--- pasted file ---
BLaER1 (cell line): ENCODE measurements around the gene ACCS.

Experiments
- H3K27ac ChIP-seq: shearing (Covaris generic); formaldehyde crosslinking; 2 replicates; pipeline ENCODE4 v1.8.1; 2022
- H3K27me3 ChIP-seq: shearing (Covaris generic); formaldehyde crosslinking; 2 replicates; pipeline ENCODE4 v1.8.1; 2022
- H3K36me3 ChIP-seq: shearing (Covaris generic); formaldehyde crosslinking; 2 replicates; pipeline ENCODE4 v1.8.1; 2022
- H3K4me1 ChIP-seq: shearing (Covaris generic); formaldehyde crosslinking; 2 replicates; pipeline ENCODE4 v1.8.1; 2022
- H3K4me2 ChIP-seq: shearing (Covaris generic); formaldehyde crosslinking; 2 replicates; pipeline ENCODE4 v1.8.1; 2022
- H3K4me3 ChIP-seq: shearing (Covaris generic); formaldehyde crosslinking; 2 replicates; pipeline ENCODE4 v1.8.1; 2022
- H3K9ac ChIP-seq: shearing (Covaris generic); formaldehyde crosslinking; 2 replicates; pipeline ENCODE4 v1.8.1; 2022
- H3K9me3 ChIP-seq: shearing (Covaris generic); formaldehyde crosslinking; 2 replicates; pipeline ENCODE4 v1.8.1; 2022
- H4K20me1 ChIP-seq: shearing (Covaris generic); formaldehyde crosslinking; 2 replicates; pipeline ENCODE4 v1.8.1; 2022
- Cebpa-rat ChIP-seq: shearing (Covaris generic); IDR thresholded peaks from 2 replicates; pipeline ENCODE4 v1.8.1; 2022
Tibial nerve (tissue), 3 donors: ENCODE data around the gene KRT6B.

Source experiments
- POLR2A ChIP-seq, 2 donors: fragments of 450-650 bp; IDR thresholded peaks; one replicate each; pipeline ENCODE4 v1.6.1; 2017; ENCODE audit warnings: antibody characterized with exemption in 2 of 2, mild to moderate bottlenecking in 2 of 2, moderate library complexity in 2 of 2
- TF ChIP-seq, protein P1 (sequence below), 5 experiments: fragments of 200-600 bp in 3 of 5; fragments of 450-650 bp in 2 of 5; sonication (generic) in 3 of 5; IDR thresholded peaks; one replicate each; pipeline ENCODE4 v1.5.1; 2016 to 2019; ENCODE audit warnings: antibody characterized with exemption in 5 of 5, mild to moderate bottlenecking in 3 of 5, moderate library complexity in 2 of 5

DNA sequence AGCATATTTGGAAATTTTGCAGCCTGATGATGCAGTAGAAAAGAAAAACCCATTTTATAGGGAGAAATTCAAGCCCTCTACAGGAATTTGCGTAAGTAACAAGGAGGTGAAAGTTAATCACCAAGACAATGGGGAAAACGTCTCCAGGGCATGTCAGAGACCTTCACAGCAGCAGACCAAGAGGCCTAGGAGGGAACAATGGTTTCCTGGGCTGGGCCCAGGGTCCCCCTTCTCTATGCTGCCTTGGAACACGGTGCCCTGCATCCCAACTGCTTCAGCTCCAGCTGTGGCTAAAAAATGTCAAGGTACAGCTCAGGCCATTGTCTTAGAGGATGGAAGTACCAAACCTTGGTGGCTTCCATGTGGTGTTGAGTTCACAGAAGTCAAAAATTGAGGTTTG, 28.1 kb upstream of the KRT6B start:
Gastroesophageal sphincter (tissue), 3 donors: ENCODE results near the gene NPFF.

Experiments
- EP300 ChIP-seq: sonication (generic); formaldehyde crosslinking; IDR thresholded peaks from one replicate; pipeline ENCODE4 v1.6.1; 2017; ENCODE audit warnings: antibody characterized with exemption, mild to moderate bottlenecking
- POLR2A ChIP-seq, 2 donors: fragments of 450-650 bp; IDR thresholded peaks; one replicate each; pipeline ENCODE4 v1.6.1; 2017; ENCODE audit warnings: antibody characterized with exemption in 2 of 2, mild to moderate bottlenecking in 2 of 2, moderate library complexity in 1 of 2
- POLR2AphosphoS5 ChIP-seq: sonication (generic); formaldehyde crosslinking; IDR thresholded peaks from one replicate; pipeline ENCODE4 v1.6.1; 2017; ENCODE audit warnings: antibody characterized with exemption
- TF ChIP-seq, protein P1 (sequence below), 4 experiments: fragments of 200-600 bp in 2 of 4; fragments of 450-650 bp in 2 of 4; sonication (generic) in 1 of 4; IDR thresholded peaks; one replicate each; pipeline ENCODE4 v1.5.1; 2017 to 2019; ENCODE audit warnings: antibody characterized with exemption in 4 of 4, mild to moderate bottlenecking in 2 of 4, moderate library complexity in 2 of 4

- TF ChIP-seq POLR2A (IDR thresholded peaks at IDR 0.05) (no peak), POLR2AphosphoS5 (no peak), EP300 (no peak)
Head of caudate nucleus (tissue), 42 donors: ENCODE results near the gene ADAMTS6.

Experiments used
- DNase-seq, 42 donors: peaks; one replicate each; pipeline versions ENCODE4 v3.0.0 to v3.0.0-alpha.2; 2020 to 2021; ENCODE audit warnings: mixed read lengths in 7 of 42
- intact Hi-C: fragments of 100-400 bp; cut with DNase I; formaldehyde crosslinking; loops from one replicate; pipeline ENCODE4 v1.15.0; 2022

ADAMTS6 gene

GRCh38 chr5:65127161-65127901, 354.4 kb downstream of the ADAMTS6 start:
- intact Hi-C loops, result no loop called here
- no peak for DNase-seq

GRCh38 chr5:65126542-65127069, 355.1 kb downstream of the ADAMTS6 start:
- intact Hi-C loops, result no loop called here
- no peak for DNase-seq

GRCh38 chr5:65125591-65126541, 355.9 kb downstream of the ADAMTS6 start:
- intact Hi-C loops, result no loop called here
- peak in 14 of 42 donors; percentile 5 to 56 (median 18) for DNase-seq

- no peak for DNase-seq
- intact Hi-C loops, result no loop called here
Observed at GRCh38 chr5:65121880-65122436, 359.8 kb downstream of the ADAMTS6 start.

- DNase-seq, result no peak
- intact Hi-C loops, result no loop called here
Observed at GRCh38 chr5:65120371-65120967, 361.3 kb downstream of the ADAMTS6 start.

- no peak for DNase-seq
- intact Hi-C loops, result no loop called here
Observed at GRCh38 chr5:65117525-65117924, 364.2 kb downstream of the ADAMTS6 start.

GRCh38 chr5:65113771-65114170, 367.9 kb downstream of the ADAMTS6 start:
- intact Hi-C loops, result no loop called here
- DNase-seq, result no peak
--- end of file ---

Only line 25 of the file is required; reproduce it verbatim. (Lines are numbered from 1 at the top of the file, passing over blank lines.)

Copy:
Head of caudate nucleus (tissue), 42 donors: ENCODE results near the gene ADAMTS6.